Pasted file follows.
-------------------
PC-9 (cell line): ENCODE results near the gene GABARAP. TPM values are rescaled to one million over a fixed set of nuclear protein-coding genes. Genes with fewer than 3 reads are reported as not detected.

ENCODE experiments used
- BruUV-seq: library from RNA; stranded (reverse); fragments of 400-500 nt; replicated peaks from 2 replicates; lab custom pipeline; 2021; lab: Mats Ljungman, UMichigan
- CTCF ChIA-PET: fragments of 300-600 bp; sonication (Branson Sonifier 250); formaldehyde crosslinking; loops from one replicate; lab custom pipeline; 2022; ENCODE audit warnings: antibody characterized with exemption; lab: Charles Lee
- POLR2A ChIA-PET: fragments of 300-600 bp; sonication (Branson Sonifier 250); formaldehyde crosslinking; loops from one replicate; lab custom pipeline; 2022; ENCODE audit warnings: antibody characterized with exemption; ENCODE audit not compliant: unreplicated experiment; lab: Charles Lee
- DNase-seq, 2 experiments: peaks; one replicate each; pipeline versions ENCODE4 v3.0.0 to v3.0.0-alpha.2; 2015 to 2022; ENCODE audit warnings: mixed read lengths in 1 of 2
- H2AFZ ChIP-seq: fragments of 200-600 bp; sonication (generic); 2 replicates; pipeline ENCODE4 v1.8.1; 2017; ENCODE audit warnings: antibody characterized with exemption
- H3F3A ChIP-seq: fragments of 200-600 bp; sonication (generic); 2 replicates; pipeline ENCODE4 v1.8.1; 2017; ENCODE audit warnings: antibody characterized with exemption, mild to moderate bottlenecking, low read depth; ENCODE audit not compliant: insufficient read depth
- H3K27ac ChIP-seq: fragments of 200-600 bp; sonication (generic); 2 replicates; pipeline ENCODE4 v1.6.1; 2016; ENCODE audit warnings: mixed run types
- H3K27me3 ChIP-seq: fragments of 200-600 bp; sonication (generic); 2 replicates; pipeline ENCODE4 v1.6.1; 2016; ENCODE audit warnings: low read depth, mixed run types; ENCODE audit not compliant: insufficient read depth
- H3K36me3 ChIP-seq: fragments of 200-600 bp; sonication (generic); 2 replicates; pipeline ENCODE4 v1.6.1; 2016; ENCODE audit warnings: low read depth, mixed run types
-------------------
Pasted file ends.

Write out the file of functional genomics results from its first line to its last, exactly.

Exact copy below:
PC-9 (cell line): ENCODE results near the gene GABARAP. TPM values are rescaled to one million over a fixed set of nuclear protein-coding genes. Genes with fewer than 3 reads are reported as not detected.

ENCODE experiments used
- BruUV-seq: library from RNA; stranded (reverse); fragments of 400-500 nt; replicated peaks from 2 replicates; lab custom pipeline; 2021; lab: Mats Ljungman, UMichigan
- CTCF ChIA-PET: fragments of 300-600 bp; sonication (Branson Sonifier 250); formaldehyde crosslinking; loops from one replicate; lab custom pipeline; 2022; ENCODE audit warnings: antibody characterized with exemption; lab: Charles Lee
- POLR2A ChIA-PET: fragments of 300-600 bp; sonication (Branson Sonifier 250); formaldehyde crosslinking; loops from one replicate; lab custom pipeline; 2022; ENCODE audit warnings: antibody characterized with exemption; ENCODE audit not compliant: unreplicated experiment; lab: Charles Lee
- DNase-seq, 2 experiments: peaks; one replicate each; pipeline versions ENCODE4 v3.0.0 to v3.0.0-alpha.2; 2015 to 2022; ENCODE audit warnings: mixed read lengths in 1 of 2
- H2AFZ ChIP-seq: fragments of 200-600 bp; sonication (generic); 2 replicates; pipeline ENCODE4 v1.8.1; 2017; ENCODE audit warnings: antibody characterized with exemption
- H3F3A ChIP-seq: fragments of 200-600 bp; sonication (generic); 2 replicates; pipeline ENCODE4 v1.8.1; 2017; ENCODE audit warnings: antibody characterized with exemption, mild to moderate bottlenecking, low read depth; ENCODE audit not compliant: insufficient read depth
- H3K27ac ChIP-seq: fragments of 200-600 bp; sonication (generic); 2 replicates; pipeline ENCODE4 v1.6.1; 2016; ENCODE audit warnings: mixed run types
- H3K27me3 ChIP-seq: fragments of 200-600 bp; sonication (generic); 2 replicates; pipeline ENCODE4 v1.6.1; 2016; ENCODE audit warnings: low read depth, mixed run types; ENCODE audit not compliant: insufficient read depth
- H3K36me3 ChIP-seq: fragments of 200-600 bp; sonication (generic); 2 replicates; pipeline ENCODE4 v1.6.1; 2016; ENCODE audit warnings: low read depth, mixed run types